No offense Plymouth, but Pemaquid has the real deal. Pemaquid was the site of early Native American settlements and the name means “point of land.” We visited Fort William Henry, a Colonial Pemaquid State Historic Site tucked into the western shore of Pemaquid Neck (Maine has many “necks”, those being what I call the long fingers that reach out from the coast into the ocean or a large bay).
M/Y Rena (destination: Somewhere Sunny) was anchored off the fort and we could have done the same but opted for a more scenic and protected spot across John’s Bay behind Witch’s Island.
The site features a museum/visitor center, the partially reconstructed Fort William Henry, Fort House, village, Burying Ground, boat ramp and pier. The site has an amazing long and varied history and is the last of many forts we’ve visited by boat. One of the brochures is a detailed time line of events starting at 1605 with the capturing of five Native Americans and ending with a planned village excavation in 2009 (Looks like that was done).
Here’s a few dates of interest.
1614-John Smith explored and mapped the Pemaquid area 1621- Samoset, a Native from the Pemaquid area, welcomed the Pilgrims at Plymouth Plantation 1622 – area fishermen gave the Pilgrims supplies 1625-ish- a permanent, year-round, English settlement was established at Pemaquid 1677 – Fort Charles was built and the settlement named Jamestown was reestablished having been destroyed a year prior 1689- Fort Charles and the settlement destroyed – again by Native Americans 1692 – Fort William Henry built to prevent France from expanding its territories southward (we had to remind ourselves just how close to the Canadian border we are) 1696- Fort William Henry destroyed by a French and Indian force 1729 – Fort Frederick built on the ruins and a new settlement established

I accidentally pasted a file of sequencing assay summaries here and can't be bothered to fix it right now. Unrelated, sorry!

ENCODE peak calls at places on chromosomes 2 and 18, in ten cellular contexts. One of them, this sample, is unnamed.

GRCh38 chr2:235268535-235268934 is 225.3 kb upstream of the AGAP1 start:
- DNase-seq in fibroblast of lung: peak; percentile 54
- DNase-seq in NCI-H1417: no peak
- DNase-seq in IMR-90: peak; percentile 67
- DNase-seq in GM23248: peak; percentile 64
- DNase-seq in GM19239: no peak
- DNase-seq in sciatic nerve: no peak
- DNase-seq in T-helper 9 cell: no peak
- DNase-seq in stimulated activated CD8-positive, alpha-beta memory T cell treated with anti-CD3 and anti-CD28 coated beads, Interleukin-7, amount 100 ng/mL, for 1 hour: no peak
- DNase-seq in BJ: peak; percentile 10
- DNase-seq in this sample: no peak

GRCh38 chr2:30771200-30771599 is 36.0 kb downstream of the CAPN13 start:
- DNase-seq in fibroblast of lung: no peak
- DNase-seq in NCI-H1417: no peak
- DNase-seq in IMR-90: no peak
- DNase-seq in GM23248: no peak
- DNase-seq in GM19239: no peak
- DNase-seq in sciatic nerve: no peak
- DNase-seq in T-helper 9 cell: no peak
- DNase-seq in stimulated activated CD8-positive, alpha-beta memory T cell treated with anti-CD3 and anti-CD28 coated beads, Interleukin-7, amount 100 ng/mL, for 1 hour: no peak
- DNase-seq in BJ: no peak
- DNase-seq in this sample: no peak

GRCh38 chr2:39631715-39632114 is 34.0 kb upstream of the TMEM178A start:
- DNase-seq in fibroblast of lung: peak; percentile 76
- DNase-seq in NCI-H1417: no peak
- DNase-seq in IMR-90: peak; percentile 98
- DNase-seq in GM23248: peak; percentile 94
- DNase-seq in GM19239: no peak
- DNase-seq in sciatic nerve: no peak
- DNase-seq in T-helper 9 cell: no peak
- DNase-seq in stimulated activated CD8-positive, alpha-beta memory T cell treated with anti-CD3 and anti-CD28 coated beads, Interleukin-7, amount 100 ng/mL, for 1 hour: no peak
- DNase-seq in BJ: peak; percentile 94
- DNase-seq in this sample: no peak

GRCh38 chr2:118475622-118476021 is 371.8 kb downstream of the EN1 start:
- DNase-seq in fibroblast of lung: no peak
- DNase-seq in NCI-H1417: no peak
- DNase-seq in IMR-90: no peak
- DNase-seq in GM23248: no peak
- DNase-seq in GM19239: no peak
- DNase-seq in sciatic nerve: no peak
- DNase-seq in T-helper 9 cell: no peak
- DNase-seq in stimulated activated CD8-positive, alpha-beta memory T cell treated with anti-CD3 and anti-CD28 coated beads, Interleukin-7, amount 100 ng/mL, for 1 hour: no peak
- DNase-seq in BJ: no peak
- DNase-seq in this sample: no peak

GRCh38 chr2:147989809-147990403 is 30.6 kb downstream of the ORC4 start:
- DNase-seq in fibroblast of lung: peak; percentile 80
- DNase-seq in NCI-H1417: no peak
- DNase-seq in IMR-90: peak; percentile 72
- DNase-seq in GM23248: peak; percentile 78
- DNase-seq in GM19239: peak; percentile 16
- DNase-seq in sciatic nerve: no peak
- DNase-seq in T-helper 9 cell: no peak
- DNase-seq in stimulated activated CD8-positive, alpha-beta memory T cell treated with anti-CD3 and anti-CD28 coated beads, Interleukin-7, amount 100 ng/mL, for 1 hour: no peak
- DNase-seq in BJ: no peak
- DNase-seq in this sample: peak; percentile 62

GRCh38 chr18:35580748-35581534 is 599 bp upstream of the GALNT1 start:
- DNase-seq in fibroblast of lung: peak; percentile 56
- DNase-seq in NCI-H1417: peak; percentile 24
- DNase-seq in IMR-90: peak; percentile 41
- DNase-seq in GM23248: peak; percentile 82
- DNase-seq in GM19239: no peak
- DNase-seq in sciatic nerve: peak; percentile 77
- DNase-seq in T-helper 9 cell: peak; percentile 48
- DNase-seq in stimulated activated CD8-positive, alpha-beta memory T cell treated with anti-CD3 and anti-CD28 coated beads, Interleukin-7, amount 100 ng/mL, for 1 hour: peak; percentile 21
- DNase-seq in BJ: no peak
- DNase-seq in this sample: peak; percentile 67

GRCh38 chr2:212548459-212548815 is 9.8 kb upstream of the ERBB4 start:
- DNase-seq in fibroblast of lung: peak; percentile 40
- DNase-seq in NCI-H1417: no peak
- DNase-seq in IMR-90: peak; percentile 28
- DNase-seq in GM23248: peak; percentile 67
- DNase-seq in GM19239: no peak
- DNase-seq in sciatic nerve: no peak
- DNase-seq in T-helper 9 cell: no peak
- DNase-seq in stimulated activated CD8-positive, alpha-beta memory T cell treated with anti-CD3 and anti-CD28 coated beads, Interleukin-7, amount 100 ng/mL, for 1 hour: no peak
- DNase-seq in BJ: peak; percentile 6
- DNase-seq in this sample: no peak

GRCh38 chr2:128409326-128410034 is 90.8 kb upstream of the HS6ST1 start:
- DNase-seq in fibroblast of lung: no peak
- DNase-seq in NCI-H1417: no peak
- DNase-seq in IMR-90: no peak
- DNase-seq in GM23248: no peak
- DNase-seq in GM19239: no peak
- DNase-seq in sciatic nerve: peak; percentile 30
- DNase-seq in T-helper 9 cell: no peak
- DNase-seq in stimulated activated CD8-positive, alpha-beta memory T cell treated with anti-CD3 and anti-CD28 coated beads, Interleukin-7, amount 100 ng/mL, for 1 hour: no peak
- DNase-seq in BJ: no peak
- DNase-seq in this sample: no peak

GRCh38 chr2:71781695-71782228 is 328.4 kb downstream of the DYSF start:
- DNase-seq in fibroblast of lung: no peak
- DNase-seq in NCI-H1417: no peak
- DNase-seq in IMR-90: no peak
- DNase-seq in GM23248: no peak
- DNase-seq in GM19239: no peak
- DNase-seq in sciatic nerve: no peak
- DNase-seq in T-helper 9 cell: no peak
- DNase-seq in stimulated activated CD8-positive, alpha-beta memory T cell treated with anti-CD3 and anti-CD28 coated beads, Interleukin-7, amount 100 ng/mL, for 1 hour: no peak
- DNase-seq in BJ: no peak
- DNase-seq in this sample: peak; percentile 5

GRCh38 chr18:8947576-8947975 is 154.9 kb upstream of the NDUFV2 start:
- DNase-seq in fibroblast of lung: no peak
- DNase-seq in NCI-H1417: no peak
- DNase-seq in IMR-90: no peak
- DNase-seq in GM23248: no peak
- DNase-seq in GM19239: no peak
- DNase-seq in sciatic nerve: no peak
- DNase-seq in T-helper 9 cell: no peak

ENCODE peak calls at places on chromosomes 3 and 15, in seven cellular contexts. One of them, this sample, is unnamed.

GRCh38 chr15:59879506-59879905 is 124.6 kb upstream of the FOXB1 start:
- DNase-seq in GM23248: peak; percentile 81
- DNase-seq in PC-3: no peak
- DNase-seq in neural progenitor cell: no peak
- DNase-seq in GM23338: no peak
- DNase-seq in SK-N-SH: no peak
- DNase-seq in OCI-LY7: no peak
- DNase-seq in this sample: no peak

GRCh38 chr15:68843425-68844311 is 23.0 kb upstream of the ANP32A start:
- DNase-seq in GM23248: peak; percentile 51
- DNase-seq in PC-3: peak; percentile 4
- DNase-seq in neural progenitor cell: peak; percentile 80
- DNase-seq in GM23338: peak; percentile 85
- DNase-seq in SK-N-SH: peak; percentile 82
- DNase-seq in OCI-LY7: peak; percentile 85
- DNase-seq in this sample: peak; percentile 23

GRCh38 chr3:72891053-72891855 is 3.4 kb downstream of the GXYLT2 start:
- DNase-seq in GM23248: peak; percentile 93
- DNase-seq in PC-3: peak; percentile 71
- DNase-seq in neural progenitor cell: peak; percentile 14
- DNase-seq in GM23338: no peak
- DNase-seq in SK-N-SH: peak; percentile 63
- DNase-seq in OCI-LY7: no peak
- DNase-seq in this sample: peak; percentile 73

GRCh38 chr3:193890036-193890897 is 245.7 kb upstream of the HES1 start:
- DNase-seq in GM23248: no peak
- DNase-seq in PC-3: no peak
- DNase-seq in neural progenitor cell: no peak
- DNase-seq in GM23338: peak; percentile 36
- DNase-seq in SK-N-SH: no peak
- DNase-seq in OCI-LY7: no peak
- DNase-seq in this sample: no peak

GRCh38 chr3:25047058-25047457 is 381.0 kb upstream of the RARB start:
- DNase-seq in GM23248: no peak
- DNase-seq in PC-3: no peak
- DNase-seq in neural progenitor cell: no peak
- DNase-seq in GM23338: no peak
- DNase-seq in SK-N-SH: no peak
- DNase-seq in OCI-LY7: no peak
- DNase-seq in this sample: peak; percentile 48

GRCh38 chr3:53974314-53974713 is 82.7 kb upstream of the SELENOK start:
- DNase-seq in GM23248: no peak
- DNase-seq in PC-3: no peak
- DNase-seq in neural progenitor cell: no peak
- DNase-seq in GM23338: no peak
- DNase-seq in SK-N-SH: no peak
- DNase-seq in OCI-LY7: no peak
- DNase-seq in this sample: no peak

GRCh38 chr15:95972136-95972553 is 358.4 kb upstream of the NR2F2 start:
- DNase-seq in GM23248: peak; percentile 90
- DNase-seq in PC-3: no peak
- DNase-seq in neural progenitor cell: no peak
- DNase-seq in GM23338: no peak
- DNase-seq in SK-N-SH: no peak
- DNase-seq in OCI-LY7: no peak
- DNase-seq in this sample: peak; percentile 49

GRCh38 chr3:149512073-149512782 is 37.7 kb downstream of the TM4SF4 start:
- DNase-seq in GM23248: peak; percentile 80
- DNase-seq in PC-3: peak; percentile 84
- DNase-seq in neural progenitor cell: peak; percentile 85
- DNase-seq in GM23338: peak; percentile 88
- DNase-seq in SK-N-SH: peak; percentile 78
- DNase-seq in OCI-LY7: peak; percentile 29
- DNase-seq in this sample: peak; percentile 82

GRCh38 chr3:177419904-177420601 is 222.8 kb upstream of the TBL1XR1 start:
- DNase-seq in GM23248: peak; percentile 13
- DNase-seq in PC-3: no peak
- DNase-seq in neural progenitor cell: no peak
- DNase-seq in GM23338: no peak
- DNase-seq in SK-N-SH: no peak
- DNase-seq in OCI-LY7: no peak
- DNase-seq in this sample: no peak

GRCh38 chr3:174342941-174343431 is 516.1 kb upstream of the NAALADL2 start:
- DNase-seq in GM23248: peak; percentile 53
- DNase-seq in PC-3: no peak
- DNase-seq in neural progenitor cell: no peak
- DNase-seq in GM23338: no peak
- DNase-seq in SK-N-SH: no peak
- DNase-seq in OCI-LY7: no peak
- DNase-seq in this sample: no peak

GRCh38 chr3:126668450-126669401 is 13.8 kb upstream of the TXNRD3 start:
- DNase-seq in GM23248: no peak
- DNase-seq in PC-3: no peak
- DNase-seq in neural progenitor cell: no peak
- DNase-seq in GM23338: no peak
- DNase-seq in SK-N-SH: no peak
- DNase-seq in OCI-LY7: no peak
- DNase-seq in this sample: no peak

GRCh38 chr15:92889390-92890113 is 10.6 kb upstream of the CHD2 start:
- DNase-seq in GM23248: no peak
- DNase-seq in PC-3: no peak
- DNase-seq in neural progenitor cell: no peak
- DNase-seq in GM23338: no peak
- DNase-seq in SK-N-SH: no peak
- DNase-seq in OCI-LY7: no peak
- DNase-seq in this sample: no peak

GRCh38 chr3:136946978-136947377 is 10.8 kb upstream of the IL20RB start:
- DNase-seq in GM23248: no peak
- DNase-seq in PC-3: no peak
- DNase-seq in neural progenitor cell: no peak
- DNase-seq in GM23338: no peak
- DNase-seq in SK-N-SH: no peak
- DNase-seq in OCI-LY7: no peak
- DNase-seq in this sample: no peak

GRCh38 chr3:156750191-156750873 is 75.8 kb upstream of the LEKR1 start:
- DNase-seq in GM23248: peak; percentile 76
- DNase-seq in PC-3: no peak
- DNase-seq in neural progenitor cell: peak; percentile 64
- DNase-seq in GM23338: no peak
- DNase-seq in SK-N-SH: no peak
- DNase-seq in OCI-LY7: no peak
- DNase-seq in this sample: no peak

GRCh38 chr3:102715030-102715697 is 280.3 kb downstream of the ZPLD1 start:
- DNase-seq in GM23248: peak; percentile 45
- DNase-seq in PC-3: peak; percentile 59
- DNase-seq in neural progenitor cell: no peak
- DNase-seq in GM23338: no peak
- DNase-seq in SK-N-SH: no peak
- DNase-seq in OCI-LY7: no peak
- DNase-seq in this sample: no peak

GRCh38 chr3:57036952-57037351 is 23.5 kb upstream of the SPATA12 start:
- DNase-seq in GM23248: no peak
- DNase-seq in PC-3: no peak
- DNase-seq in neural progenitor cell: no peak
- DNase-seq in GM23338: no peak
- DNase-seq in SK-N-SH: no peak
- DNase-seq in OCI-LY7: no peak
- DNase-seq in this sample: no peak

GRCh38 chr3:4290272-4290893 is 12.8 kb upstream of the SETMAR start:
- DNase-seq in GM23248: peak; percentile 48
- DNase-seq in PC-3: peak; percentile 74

By 1775 the fort was decommissioned (1759) and smartly the town of Bristol voted to dismantle it. You perhaps can guess, this being 1775 and who would want the British to occupy the fort? Not again that’s for sure.
The Fort House was built in the 1790s and a farm established. Beginning in 1869 efforts were made to excavate the site, inventory the gravestones and promote historical Pemaquid. Finally in 1993, Colonial Pemaquid was dedicated as a National Historic Landmark. At some point after the first fort, the huge rock was subsequently enclosed within the walls of the next fort, taking away the “boost up” invaders would use to gain entry. This photo does not do it justice.
Now, did you know any of that? Why is Pemaquid a sorry second cousin to Plymouth? Geography and lack of shops, eateries, parking and all that good stuff that draws in visitors.
The tiny rocky beach offered up a handful of sea glass. One of the displays at the museum showed old pottery pieces and one looked exactly like pieces I’d found at Burnt Island, but still jagged, the ocean and rocks not yet having worked their magic.